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S&P Global — 27 Oct, 2020

Daily Update: October 27, 2020

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By S&P Global

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The number of Americans hospitalized due to COVID-19 is surging across the country to the highest total seen since August. The seven-day average of new daily cases of coronavirus reached a record 68,767 on Oct. 25, according to Johns Hopkins University data. Yesterday, U.S. equities suffered their biggest losses since last month, with the benchmark S&P 500 index down 1.9% for its worst day since Sept. 23 and the Dow Jones Industrial Average tumbling 2.3% for its worst day since Sept. 3. The likelihood that an economic stimulus package will be agreed upon prior to Nov. 3 has weakened as House Leader Nancy Pelosi (D-California) and Treasury Secretary Steve Mnuchin remain embroiled in tense negotiations.

With just one week until the 2020 U.S. presidential election, uncertainty and volatility are on the rise as concerns regarding whether the winner will be known on Nov. 3 intensify.

"COVID matters more than the election," Scott DiMaggio, director of global fixed income at AllianceBernstein, told S&P Global Market Intelligence. "Even if Biden wins, he’s not waving a magic wand in December and everything gets fixed."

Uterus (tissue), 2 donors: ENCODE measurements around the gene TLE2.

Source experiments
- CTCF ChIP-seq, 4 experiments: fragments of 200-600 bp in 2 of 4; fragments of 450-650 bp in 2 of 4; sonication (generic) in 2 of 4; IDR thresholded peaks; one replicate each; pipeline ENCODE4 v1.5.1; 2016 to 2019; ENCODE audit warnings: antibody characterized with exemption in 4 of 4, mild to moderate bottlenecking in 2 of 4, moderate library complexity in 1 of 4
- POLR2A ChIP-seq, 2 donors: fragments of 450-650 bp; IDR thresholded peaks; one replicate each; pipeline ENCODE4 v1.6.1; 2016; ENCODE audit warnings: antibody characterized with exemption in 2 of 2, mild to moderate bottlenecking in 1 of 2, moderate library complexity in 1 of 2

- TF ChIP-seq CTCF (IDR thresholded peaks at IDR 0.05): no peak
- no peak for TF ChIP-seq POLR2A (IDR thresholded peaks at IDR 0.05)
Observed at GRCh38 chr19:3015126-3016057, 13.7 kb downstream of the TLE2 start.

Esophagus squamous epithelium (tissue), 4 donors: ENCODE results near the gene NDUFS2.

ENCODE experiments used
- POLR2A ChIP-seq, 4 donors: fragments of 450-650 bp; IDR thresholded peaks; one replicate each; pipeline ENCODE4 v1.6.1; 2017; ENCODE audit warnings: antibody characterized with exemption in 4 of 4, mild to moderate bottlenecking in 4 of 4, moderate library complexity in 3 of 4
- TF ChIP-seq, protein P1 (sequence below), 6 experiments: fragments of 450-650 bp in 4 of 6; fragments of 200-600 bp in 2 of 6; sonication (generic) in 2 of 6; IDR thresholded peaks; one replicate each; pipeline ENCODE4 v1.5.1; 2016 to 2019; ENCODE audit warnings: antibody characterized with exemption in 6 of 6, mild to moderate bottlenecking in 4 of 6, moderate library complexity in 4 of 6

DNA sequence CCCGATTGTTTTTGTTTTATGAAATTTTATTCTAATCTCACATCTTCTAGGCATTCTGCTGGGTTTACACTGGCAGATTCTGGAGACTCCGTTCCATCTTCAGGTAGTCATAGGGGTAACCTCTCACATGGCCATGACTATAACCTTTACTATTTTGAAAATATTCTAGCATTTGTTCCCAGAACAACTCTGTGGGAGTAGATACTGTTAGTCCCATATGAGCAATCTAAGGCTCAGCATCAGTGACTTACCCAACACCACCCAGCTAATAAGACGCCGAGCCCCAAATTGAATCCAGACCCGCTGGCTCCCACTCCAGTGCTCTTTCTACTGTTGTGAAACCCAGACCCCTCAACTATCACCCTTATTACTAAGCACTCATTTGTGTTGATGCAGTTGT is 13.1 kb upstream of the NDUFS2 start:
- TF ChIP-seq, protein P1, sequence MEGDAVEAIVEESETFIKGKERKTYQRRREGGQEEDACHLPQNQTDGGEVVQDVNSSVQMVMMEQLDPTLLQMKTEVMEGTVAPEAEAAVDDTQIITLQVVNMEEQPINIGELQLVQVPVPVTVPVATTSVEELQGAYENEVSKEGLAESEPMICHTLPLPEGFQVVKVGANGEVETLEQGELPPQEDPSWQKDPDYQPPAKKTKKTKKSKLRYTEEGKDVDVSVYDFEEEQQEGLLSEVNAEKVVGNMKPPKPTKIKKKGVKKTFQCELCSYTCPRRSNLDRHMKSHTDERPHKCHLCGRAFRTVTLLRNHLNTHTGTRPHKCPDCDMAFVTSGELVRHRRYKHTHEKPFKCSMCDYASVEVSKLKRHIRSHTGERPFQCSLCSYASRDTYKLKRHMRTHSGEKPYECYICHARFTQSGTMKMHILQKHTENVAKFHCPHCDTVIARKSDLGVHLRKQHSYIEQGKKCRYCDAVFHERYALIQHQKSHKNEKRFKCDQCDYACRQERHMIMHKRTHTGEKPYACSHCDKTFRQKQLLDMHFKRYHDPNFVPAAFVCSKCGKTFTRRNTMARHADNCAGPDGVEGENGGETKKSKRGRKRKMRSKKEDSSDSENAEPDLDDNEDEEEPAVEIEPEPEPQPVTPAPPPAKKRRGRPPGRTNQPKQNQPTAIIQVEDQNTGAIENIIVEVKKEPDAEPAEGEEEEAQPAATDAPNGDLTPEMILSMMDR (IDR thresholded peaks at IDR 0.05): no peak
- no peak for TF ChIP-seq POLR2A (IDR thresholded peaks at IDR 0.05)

Incumbent President Donald Trump and Democratic nominee Joe Biden have vastly different platforms on taxes, fiscal stimulus, regulation, and immigration, but have taken similar positions on trade and infrastructure, according to an S&P Global Ratings analysis of each candidate’s plan.

The energy industry—encompassing oil, gas, and other fossil fuel generation as well as renewables—face varying risk depending on who wins the contest, considering the disparities in the candidate’s energy and climate policies. President Trump has pushed an energy independence agenda focused on fossil fuel generation, while Mr. Biden’s platform focuses on expanding green energy development. The diverging energy policies could affect companies’ credit quality if Biden is elected, as fossil fuel companies would likely rush to adapt their business to meet the more rigorous policies, according to S&P Global Ratings.

Over the last three and a half years, the current administration repealed energy regulations in a manner that created "a regulatory uncertainty that never existed in previous administrations," former Environmental Protection Agency water official Betsy Southerland told S&P Global Platts. "When you went between [Presidents Bill] Clinton and [George W.] Bush or Bush and [Barack] Obama, you would have a change in priorities, but you would not have a decision that they were literally going to roll back everything the previous administration did.”